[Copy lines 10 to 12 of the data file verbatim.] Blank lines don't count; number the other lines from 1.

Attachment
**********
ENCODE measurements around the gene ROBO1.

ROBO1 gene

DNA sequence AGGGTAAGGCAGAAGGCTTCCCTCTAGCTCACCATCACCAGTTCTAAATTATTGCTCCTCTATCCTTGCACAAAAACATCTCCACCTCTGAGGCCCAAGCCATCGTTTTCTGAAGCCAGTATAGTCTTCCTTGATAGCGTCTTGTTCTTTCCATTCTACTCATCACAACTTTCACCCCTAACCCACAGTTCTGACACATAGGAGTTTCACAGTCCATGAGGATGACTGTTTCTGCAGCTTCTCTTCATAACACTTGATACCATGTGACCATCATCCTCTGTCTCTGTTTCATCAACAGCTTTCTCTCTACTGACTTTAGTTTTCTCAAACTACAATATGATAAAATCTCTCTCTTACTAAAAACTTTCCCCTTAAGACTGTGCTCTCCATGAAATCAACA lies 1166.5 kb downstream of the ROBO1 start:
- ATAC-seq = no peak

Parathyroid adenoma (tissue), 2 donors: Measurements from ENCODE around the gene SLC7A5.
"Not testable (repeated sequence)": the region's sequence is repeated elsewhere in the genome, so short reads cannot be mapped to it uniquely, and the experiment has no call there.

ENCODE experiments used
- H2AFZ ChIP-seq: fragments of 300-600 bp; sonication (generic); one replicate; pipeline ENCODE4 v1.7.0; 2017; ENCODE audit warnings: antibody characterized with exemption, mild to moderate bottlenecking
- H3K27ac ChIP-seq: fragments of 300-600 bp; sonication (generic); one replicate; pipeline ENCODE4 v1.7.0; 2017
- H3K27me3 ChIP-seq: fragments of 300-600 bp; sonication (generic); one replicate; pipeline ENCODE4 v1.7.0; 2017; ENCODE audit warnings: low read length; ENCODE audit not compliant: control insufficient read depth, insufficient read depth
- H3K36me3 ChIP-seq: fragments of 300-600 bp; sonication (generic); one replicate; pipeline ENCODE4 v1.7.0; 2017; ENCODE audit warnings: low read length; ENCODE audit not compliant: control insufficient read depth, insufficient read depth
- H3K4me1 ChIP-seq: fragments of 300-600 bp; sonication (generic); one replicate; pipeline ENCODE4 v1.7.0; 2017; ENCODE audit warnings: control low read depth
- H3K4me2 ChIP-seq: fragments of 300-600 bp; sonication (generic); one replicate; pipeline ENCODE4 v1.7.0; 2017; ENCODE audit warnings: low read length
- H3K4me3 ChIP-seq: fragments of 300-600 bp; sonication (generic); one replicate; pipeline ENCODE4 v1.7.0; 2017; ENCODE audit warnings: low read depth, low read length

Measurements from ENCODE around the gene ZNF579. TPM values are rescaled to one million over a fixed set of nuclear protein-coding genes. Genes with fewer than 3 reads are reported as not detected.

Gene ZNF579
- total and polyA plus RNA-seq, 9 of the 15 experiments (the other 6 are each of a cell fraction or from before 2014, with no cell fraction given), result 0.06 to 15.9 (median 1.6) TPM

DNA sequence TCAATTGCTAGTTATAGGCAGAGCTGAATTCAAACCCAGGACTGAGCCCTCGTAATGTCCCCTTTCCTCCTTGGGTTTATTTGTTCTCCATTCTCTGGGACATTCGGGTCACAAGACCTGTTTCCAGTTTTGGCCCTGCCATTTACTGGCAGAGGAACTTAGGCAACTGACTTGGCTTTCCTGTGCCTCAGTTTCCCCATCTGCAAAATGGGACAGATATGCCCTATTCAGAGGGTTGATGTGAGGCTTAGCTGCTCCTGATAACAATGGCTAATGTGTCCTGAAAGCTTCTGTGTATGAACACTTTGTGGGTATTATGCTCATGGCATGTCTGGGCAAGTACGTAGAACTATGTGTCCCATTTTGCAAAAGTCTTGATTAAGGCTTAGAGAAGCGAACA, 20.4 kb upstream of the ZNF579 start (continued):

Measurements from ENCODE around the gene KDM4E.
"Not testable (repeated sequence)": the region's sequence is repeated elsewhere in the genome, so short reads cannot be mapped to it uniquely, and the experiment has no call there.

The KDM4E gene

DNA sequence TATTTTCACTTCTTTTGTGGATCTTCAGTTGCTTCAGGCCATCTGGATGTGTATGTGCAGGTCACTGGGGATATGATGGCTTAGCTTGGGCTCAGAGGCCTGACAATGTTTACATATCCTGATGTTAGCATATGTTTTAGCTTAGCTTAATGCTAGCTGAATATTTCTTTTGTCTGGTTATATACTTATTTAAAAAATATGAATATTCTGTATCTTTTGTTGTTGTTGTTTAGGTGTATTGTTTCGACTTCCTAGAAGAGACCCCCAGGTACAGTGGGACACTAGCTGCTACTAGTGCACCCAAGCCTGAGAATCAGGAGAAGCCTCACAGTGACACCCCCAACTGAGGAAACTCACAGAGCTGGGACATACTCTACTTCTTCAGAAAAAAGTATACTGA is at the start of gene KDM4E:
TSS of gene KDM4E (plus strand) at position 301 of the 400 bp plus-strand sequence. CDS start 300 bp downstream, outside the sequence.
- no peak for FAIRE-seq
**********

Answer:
- H3K27me3 ChIP-seq: fragments of 300-600 bp; sonication (generic); one replicate; pipeline ENCODE4 v1.7.0; 2017; ENCODE audit warnings: low read length; ENCODE audit not compliant: control insufficient read depth, insufficient read depth
- H3K36me3 ChIP-seq: fragments of 300-600 bp; sonication (generic); one replicate; pipeline ENCODE4 v1.7.0; 2017; ENCODE audit warnings: low read length; ENCODE audit not compliant: control insufficient read depth, insufficient read depth
- H3K4me1 ChIP-seq: fragments of 300-600 bp; sonication (generic); one replicate; pipeline ENCODE4 v1.7.0; 2017; ENCODE audit warnings: control low read depth